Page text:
Chalcots Estate

Camden Council is pressing ahead with a new procurement strategy for major works to the Chalcots Estate, with housing boss Cllr Meric Apak pledging “hand on heart” as he took the decision that residents will have a central role in the selection and monitoring of the new contractor.

The move follows the Town Hall cabinet’s decision in May to reject a ‘best and final offer’ from contractor Wates for the works to the estate, which the council rejected for not reflecting its design requirements and not representing value for money.

Conservative ward Cllr Steve Adams argued that the report recommending a reprocurement exercise for the work on the Chalcots estate, which had to be evacuated over fire safety fears in 2018, should have begun with an apology for the delays.

Cllr Adams said: “This is deja vu all over again. We’ve heard about doing it right before. Surely, at this stage of procurement, we should have established the method of access for these works and the design for these works, rather than still be talking in some vague terms about what we’re going out with in May next year.

“A serious problem that I have is engagement. The report says that an engagement plan is in development for the new procurement process. Surely it is going to be too late if we are only now developing a communications plan when we are in the process of deciding it?

“There is an overriding feeling that we should be further down the route of design and routes of access after two and a half years than we are now. It concerns me that we are not.”

Adams’s concerns over engagement were echoed by Burnham residents’ association Hasan Shah, who called on the housing boss to pause the procurement process for it to be “thought out properly to avoid major mistakes once again,” claiming that residents had not been properly consulted.

Council officers present at the meeting insisted that consultations had been carried out, including webinars hosting 170 attendees, with any deal entered into with any of the seven to nine contractors who are said to be particularly keen to take on the work prioritising quality over value for money.

While remaining satisfied that consultation had been carried out, Apak grilled officers on timelines for the project and called for any plans to ensure a minimum of disruption for residents, avoiding multiple or repetitive visits, while ensuring the works are carried out safely.

Previously installed cladding on the Chalcots estate has now been removed, with internal fire stopping completed in individual flats and communal areas, according to a council report.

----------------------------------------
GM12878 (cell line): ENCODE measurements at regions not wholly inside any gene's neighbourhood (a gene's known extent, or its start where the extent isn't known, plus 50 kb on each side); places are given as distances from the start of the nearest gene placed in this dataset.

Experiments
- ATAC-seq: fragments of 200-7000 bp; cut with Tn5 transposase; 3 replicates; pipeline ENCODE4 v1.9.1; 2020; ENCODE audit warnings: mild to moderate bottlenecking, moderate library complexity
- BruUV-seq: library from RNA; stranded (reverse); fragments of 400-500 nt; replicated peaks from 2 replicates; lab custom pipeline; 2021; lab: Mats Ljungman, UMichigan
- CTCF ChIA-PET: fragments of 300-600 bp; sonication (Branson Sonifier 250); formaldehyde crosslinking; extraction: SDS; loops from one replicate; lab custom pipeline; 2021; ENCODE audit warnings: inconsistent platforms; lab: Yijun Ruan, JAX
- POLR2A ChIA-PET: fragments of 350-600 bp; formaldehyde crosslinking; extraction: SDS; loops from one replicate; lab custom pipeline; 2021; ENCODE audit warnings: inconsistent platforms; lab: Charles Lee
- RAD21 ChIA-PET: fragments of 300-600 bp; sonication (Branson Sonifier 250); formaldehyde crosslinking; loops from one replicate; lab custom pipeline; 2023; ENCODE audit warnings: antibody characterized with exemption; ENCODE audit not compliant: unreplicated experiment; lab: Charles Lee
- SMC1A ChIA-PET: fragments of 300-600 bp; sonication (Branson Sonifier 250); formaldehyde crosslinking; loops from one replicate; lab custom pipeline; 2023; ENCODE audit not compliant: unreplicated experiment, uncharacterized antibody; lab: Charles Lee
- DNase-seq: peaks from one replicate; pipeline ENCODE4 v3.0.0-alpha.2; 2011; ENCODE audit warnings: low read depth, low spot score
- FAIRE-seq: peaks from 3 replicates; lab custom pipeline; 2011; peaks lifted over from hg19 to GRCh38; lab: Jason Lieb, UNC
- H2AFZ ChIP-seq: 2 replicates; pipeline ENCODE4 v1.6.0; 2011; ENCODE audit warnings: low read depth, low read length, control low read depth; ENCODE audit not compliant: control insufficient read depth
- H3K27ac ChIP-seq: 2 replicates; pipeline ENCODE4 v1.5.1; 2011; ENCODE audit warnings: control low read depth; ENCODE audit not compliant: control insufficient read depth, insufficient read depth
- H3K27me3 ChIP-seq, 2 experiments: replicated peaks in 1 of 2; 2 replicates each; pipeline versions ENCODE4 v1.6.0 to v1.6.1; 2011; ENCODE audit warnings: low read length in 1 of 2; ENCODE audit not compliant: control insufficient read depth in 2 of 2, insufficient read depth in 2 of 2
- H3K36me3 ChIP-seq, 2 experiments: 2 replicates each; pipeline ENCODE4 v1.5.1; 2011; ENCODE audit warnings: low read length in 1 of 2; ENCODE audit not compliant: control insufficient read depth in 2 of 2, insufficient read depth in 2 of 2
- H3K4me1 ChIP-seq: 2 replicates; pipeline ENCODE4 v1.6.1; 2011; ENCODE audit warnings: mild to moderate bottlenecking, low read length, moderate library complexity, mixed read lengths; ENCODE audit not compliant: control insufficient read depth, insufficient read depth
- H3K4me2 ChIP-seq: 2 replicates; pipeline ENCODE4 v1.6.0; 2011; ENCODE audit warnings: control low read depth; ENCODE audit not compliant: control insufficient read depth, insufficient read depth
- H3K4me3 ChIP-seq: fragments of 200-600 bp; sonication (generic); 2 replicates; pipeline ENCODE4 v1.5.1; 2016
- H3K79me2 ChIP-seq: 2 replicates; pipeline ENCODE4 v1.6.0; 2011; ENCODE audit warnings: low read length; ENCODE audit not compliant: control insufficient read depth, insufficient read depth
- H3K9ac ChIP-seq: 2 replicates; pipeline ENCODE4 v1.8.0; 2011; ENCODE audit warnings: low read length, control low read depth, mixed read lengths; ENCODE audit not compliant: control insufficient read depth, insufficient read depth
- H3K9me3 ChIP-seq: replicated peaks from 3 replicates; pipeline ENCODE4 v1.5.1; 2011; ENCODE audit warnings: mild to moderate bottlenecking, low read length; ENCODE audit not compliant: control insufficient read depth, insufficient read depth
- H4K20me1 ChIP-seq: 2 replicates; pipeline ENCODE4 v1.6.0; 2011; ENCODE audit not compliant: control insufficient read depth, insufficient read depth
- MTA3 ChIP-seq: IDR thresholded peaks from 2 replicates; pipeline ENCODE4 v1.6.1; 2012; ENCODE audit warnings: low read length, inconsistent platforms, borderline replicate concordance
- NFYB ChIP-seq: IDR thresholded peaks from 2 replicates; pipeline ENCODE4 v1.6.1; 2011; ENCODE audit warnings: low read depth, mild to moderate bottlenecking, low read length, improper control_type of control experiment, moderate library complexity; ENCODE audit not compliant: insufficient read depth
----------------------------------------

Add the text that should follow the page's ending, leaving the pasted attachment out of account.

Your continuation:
The major works will see a new external building envelope given to the 717 homes in the five tower blocks, including replacement windows, new cladding, a new roof and new brickwork.

It is understood that with the strategy’s approval, a local engagement plan will have begun this week, with a resident panel on the process set to be established.

Apak said: “It is of particular importance to me, and I am sure ot the residents, that timelines are improved upon. Of course, this must not compromise safety, but I would be interested to see what contractors have to offer to improve upon these indicative timelines.

“I am also pleased that disruption has been identified as a key issue, which must be minimised for our residents. I would particularly welcome any innovative approaches from contractors to keep disruption and the number of visits to residents’ homes to a minimum.

“I am encouraged by proposals to engage our residents throughout this process. I particularly look forward to residents playing a central role. I know this is a cliche, but I say it with hand on heart, a central role in the selection of the contractor and then monitoring that contractor.

“I am grateful to Hasan for bringing to my attention the issues he has mentioned. Most of those have been dealt iwth when officers gave those responses. With the greatest of respect to Hasan, who is well-intentioned nad a passionate tenant representative, I have to disagree with his points on lack of resident engagement. The evidence before me on this paints a different picture. We have continued to engage residents through many different ways on the estate.

“We have listened to residents’ concerns, such as when they told us their homes are overheating during hot summer months. Hasan has asked for a pause in this process. When the rumour about the date of 2024 was circulating as a completion date, I received a number of emails and telephone calls from distraught residents asking me if this was true. I had to do a lot of consoling. The last thing we need here is more delays.”